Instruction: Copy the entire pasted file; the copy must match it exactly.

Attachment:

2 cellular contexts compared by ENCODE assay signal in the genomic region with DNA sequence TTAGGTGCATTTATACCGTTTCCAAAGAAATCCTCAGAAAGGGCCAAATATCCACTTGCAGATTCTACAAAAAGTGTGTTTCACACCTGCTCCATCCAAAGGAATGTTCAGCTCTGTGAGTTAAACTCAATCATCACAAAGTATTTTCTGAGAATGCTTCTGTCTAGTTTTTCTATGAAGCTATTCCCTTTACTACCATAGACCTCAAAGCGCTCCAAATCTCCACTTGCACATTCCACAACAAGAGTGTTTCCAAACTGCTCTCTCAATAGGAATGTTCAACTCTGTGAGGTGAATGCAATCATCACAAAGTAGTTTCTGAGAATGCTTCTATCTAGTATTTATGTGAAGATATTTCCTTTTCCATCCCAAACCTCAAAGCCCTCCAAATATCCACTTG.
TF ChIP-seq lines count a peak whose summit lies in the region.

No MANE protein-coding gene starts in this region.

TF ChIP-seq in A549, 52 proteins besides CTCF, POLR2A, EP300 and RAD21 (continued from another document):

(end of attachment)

2 cellular contexts compared by ENCODE assay signal in the genomic region with DNA sequence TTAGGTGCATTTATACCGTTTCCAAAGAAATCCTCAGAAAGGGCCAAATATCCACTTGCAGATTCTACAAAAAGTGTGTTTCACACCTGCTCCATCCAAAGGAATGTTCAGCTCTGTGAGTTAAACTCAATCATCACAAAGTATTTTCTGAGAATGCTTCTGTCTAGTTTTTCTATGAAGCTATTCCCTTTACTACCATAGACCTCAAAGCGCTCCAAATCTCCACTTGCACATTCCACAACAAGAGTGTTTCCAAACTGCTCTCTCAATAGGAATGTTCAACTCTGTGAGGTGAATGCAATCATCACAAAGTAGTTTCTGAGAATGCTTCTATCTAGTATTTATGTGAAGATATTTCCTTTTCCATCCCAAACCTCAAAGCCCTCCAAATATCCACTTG.
TF ChIP-seq lines count a peak whose summit lies in the region.

No MANE protein-coding gene starts in this region.

TF ChIP-seq in A549, 52 proteins besides CTCF, POLR2A, EP300 and RAD21 (continued from another document):